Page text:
What Obama really said about unions

His comments on public sector workers were more sympathetic than critical, even as he called for "shared sacrifice"

Published August 16, 2011 5:17PM (EDT)

President Obama speaks during a town hall meeting in Decorah, Iowa, on Monday.
President Obama speaks during a town hall meeting in Decorah, Iowa, on Monday.

On MSNBC's "The Ed Show" last night, Sirius XM radio host Joe Madison and I listened to a short clip of President Obama in Decorah, Iowa, answering a teacher's question about the importance of collective bargaining rights, especially for public sector workers. In the clip, Obama acknowledged the role of unions in improving wages and conditions for all workers, but quickly pivoted to his time-honored appeals for "reform" and "shared sacrifice." Madison and I both criticized the president for failing to back public sector unions more fully and for acting as though unions hadn't already sacrificed.

Tuesday a reader pointed me to Obama's full remarks, and having read the whole transcript, I think my reaction was unfair. In fact, Obama spent a lot of time talking about the importance of public sector workers and acknowledging the poor treatment of teachers particularly. He does pivot to his "shared sacrifice" shtick, but he puts it in terms pretty close to something I wrote last November: that in an era when private sector workers are having wages and benefits cut, the protections public sector workers still enjoy, even trimmed, are still likely to provoke a "backlash." And when he suggests unions might need to consider retirement-system changes, he quickly adds, "as long as it's a conversation, as opposed to it simply being imposed and collective bargaining rights being stripped away."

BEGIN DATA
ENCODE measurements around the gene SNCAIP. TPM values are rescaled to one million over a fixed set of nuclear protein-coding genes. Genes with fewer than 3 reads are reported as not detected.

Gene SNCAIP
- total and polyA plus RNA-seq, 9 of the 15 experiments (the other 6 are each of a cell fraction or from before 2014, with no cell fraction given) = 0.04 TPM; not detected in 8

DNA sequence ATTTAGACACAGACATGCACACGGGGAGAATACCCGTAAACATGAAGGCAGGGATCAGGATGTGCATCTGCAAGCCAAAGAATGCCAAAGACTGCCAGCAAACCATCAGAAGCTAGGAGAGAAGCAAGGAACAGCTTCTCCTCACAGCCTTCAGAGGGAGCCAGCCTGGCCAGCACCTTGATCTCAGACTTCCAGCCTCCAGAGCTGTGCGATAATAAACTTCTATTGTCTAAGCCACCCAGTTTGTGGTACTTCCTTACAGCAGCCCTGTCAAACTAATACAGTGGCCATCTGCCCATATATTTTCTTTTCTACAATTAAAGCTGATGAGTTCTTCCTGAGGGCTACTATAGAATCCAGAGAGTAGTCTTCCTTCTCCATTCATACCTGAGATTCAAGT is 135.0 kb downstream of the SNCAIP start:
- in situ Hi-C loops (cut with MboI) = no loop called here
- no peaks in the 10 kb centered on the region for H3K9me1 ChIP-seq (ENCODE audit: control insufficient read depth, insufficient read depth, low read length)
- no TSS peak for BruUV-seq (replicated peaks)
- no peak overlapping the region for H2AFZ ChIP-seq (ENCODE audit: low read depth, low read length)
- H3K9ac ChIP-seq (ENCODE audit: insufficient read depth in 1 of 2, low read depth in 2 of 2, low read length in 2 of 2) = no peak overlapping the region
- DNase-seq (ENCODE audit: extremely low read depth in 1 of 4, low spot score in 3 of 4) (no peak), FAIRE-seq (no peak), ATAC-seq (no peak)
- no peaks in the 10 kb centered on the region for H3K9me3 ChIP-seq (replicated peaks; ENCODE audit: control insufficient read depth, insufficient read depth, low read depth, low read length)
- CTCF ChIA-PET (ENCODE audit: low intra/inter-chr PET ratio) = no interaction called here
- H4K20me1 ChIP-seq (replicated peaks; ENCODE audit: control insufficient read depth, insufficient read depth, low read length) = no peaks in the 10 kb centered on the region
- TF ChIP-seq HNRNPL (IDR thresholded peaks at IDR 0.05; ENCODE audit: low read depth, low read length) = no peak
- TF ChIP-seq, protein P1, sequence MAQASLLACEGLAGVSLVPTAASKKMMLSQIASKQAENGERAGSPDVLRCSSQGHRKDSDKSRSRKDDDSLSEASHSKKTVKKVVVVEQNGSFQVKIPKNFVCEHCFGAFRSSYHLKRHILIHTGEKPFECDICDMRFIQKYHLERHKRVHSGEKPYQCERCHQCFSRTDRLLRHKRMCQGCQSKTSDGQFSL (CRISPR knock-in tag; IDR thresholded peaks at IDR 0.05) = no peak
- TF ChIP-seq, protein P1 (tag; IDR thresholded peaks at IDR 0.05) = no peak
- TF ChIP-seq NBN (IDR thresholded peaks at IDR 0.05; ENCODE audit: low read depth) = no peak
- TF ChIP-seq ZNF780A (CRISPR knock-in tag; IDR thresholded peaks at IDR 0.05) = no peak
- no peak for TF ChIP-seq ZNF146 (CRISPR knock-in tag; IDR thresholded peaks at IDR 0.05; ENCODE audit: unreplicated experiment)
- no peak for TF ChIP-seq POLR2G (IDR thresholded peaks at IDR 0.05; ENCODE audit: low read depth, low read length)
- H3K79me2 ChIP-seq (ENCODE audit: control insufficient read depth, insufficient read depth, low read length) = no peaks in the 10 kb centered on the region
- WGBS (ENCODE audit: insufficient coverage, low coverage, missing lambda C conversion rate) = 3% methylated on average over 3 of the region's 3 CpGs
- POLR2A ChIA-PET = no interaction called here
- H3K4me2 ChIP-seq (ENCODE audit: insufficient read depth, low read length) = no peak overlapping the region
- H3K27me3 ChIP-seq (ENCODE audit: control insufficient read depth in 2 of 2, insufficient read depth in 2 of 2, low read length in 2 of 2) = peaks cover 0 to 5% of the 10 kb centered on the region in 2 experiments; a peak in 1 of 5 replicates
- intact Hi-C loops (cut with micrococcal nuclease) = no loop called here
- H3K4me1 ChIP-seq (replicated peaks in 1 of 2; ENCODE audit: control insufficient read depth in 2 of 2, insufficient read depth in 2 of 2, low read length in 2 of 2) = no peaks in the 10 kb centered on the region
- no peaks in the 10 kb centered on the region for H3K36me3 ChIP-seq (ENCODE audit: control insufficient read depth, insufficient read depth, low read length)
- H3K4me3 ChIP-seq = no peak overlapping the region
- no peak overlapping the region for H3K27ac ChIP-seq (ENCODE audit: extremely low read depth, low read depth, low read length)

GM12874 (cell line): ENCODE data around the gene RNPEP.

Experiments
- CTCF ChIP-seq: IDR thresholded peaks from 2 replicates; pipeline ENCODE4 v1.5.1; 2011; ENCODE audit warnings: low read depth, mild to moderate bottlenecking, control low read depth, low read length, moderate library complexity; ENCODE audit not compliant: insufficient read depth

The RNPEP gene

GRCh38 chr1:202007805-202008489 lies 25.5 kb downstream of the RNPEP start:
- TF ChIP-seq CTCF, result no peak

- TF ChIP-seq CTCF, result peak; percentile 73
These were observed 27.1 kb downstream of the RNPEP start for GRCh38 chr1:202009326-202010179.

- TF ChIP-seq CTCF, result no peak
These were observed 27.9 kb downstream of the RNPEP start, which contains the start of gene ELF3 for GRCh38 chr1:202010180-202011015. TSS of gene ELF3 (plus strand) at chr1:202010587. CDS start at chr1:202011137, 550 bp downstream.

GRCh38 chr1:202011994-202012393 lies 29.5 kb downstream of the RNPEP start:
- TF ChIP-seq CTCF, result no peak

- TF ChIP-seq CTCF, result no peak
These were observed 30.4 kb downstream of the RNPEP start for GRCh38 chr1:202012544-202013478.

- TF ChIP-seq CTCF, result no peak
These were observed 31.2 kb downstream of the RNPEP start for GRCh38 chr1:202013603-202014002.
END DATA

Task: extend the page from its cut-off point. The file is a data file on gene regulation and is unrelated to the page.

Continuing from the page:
There's still a little bit too much of his trademark "on the other hand," "I'm the only reasonable guy" rhetoric, as he insists "sometimes Democrats aren't good at ... acknowledging that not every program in government is working perfectly and we've got to make adjustments to become more efficient and more productive, just like the private sector does." And I think the "shared sacrifice" rhetoric is getting old, given that, as Warren Buffett reminded us, the wealthy aren't being asked to sacrifice at all. But the president's comments were far kinder to unions than a short clip could capture.

Here's the entire exchange, from the White House transcript:

Q Hi, my name is Bev Kromgezmi (ph), and I actually used to teach school in the district in which Seed Savers is located. And we have a number of students, former students here, that I taught.

THE PRESIDENT: How was she? Was she a good teacher? (Applause.) You got thumbs up.

Q What can I say?

THE PRESIDENT: What did you teach?

Q High school social studies.

THE PRESIDENT: Well, that's important stuff.

Q Many unions, especially public sector unions, helped you get elected in 2008. Those public sector unions and their members gained their salaries and benefits through collective bargaining. Recently, those benefits have been under attack. And I realize that this is a state issue mostly, but what can you do to help support collective bargaining in the states and, most of all, support the public sector unions, the middle class, many of whom are union members? Thank you. (Applause.)

THE PRESIDENT: Well, first of all, let's make one thing clear. The right of workers to come together and join a union is part of what built America's middle class. It's the reason why we've got a minimum wage. (Applause.) It's the reason why folks have weekends. It's the reason why you have basic protections on the job from an abusive employer.

There are a whole range of things that people take for granted, even if they're not in a union, that they wouldn't have had if it had not been for collective bargaining. (Applause.) So I think it is very important, whether you are in a union or not -- and I speak particularly to young people, because you've grown up at a time when in a lot of circles "union" somehow is a dirty word -- to understand all this is is people joining together so they've got a little more leverage; so they've got better working conditions, better wages; they can better support their family.

And a lot of us entered into the middle class because our parent or a grandparent was in a union. Remember that. (Applause.) When I hear this kind of anti-union rhetoric and anti-union assaults, I'm thinking these folks have amnesia. They don't remember that that helped build our middle class and strengthen our economy.